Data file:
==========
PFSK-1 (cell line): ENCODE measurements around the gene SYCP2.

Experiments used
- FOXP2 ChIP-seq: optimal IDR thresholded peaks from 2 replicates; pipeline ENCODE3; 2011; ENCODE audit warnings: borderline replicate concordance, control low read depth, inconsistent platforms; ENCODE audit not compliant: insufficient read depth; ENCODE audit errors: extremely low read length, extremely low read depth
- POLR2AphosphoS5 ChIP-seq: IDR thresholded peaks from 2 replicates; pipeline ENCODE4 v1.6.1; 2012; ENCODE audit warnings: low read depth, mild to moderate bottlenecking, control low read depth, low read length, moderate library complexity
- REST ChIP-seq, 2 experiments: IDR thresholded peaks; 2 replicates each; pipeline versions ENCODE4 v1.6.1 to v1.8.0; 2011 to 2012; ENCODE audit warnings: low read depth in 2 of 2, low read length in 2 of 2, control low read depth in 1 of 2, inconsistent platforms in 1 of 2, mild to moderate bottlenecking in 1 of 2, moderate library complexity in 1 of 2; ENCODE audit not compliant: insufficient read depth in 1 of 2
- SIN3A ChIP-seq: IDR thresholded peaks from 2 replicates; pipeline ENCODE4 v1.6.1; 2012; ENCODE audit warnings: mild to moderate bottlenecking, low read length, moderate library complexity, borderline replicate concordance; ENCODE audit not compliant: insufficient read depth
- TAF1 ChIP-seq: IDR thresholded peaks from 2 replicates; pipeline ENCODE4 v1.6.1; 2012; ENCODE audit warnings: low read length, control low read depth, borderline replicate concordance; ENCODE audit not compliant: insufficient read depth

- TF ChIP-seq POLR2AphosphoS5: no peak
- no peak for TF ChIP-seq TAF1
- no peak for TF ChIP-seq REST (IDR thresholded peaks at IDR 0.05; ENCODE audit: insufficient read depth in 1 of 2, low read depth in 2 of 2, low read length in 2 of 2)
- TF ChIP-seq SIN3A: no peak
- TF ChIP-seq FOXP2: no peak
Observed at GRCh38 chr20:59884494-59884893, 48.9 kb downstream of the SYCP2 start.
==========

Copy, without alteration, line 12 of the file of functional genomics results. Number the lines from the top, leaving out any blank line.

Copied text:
- TF ChIP-seq FOXP2: no peak